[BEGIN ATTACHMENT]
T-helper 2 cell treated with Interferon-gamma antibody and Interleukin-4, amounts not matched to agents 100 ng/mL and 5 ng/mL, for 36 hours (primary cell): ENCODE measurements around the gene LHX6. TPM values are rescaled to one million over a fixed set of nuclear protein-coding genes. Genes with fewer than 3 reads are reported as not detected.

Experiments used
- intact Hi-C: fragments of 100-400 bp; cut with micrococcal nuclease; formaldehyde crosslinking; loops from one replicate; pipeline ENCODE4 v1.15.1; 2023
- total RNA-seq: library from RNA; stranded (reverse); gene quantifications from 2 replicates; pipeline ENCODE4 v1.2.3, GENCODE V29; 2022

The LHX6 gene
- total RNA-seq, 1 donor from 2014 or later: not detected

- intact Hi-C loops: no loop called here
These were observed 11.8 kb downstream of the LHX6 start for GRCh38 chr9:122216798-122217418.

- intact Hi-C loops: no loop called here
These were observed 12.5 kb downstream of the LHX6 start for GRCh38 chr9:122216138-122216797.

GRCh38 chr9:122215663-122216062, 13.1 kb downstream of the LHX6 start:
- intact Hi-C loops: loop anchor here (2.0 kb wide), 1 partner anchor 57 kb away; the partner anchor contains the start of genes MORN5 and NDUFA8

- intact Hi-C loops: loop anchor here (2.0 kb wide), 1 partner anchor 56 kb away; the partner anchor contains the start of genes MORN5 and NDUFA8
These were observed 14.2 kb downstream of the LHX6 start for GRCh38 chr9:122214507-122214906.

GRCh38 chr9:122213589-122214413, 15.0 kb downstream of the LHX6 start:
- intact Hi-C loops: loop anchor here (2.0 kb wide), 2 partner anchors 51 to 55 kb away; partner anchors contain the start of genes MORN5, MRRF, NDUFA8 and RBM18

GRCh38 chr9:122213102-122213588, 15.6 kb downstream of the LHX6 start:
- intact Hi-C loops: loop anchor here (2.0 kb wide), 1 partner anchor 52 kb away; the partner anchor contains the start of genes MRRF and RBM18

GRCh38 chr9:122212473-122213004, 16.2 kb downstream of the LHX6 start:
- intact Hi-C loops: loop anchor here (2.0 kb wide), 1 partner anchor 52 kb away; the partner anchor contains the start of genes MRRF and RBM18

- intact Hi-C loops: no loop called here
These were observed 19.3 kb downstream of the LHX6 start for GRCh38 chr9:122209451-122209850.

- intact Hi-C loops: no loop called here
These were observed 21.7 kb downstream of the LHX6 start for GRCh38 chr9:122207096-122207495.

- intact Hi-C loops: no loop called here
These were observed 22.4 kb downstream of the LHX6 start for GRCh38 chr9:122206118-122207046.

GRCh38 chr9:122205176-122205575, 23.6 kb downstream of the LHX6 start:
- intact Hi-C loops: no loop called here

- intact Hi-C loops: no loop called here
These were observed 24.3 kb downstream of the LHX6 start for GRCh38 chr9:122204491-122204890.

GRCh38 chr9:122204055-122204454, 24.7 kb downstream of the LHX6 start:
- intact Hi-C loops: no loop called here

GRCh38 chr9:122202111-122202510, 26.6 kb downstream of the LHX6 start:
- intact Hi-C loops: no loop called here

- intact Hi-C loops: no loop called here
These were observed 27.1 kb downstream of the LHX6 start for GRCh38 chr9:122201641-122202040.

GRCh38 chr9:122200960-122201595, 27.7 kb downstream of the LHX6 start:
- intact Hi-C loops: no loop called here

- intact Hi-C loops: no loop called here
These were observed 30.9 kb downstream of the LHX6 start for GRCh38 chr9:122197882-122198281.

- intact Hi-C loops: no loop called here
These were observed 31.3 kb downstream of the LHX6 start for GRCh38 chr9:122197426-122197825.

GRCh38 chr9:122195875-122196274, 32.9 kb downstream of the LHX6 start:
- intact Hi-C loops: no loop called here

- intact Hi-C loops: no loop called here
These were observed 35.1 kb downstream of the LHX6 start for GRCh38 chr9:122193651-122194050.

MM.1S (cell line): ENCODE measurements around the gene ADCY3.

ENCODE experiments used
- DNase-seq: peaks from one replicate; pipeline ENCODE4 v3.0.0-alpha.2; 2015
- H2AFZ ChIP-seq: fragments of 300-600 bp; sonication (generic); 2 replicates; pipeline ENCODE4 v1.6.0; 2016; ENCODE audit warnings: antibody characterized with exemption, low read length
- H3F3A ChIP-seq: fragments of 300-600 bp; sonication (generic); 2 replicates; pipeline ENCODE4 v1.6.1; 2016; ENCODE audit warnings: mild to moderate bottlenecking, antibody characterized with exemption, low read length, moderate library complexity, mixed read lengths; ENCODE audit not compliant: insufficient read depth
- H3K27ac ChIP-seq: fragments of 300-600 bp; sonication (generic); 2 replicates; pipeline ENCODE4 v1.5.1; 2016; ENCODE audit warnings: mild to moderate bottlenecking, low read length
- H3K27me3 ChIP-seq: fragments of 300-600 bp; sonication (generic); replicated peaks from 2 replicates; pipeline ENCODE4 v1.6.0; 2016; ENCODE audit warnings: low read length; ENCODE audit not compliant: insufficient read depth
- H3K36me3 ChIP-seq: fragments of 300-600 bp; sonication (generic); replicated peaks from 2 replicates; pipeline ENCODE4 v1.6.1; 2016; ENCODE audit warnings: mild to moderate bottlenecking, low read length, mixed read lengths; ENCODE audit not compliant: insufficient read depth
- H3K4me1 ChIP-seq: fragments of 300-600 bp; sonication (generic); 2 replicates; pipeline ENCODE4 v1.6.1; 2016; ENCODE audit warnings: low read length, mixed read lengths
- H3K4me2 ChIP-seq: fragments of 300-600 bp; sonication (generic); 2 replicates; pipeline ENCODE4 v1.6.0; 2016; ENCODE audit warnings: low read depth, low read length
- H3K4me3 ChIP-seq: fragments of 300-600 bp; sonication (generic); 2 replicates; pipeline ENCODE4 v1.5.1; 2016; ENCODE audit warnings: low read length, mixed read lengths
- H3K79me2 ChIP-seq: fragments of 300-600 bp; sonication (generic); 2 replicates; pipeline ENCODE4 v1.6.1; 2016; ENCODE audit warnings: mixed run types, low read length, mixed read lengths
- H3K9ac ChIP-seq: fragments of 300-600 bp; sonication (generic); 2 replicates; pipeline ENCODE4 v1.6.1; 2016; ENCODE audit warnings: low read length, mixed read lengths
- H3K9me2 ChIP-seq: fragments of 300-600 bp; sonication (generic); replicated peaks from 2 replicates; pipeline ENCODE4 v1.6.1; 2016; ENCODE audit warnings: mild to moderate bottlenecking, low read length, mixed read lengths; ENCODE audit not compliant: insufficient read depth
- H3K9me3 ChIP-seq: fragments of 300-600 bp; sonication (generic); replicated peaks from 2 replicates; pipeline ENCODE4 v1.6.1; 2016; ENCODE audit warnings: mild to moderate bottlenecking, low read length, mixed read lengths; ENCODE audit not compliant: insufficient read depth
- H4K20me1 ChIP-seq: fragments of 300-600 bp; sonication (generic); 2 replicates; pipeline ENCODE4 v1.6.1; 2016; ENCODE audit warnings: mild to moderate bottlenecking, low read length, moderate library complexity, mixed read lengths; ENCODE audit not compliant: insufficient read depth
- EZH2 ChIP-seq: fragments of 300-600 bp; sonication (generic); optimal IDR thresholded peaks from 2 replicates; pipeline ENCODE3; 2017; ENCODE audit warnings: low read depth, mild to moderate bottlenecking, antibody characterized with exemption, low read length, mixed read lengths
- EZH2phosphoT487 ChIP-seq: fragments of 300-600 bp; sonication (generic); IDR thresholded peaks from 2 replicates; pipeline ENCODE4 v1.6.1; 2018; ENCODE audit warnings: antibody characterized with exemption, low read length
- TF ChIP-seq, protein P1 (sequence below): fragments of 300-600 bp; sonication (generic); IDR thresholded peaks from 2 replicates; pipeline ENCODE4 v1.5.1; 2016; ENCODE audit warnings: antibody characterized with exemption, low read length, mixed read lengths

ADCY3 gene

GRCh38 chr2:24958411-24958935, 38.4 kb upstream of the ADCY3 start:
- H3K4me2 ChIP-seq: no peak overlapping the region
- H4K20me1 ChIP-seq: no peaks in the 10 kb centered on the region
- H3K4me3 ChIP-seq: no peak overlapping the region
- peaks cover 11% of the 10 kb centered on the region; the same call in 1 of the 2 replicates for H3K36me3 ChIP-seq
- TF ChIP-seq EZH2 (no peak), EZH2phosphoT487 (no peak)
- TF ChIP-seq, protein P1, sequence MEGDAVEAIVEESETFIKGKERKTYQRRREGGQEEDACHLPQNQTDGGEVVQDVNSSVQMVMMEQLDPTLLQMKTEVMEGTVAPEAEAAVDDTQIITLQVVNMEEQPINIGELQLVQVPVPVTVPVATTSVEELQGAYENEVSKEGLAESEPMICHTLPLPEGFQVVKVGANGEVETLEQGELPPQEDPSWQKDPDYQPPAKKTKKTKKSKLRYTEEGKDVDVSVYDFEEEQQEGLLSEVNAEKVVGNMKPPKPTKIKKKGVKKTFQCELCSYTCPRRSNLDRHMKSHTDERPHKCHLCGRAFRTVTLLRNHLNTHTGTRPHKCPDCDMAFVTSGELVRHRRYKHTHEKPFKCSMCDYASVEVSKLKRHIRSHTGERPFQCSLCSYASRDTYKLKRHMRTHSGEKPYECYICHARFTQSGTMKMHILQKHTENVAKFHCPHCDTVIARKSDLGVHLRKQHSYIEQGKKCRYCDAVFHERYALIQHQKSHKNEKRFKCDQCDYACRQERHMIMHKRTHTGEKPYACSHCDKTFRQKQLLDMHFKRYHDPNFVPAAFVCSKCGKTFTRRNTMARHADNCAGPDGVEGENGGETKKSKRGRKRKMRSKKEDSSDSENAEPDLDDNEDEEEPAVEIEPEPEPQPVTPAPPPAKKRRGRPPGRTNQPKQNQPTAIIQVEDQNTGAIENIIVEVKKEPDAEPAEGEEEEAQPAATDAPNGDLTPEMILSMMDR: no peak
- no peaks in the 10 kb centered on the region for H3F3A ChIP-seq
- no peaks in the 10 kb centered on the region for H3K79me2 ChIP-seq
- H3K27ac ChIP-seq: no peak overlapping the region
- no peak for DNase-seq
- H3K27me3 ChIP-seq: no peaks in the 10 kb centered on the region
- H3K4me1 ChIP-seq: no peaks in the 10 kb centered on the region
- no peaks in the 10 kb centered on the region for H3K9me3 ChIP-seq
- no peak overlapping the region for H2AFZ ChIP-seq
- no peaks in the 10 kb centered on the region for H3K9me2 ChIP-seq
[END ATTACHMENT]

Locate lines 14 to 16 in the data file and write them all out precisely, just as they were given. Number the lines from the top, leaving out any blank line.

These were observed 14.2 kb downstream of the LHX6 start for GRCh38 chr9:122214507-122214906.

GRCh38 chr9:122213589-122214413, 15.0 kb downstream of the LHX6 start:
- intact Hi-C loops: loop anchor here (2.0 kb wide), 2 partner anchors 51 to 55 kb away; partner anchors contain the start of genes MORN5, MRRF, NDUFA8 and RBM18